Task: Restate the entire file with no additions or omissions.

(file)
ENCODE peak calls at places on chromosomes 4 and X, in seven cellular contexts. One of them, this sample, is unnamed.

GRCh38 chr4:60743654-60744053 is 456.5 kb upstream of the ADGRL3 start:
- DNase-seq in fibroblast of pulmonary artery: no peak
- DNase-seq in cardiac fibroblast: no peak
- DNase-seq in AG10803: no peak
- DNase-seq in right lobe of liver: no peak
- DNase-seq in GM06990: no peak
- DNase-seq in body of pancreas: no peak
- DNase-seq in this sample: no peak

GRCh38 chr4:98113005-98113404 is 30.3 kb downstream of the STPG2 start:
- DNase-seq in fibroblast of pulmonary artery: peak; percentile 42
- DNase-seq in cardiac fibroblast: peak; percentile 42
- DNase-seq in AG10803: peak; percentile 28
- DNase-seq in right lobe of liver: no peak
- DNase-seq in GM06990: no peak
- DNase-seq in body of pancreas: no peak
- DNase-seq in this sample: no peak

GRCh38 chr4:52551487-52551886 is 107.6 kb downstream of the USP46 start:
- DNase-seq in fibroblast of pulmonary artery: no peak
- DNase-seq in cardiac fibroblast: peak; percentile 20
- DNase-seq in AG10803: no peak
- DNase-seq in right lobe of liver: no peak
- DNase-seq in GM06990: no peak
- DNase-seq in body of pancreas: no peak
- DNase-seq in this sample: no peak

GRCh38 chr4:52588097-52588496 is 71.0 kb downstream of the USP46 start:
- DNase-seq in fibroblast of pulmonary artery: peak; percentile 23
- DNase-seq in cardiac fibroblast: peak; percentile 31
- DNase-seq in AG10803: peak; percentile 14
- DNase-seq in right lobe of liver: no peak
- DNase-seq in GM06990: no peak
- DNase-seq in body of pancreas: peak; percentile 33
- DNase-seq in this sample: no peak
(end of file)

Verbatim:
ENCODE peak calls at places on chromosomes 4 and X, in seven cellular contexts. One of them, this sample, is unnamed.

GRCh38 chr4:60743654-60744053 is 456.5 kb upstream of the ADGRL3 start:
- DNase-seq in fibroblast of pulmonary artery: no peak
- DNase-seq in cardiac fibroblast: no peak
- DNase-seq in AG10803: no peak
- DNase-seq in right lobe of liver: no peak
- DNase-seq in GM06990: no peak
- DNase-seq in body of pancreas: no peak
- DNase-seq in this sample: no peak

GRCh38 chr4:98113005-98113404 is 30.3 kb downstream of the STPG2 start:
- DNase-seq in fibroblast of pulmonary artery: peak; percentile 42
- DNase-seq in cardiac fibroblast: peak; percentile 42
- DNase-seq in AG10803: peak; percentile 28
- DNase-seq in right lobe of liver: no peak
- DNase-seq in GM06990: no peak
- DNase-seq in body of pancreas: no peak
- DNase-seq in this sample: no peak

GRCh38 chr4:52551487-52551886 is 107.6 kb downstream of the USP46 start:
- DNase-seq in fibroblast of pulmonary artery: no peak
- DNase-seq in cardiac fibroblast: peak; percentile 20
- DNase-seq in AG10803: no peak
- DNase-seq in right lobe of liver: no peak
- DNase-seq in GM06990: no peak
- DNase-seq in body of pancreas: no peak
- DNase-seq in this sample: no peak

GRCh38 chr4:52588097-52588496 is 71.0 kb downstream of the USP46 start:
- DNase-seq in fibroblast of pulmonary artery: peak; percentile 23
- DNase-seq in cardiac fibroblast: peak; percentile 31
- DNase-seq in AG10803: peak; percentile 14
- DNase-seq in right lobe of liver: no peak
- DNase-seq in GM06990: no peak
- DNase-seq in body of pancreas: peak; percentile 33
- DNase-seq in this sample: no peak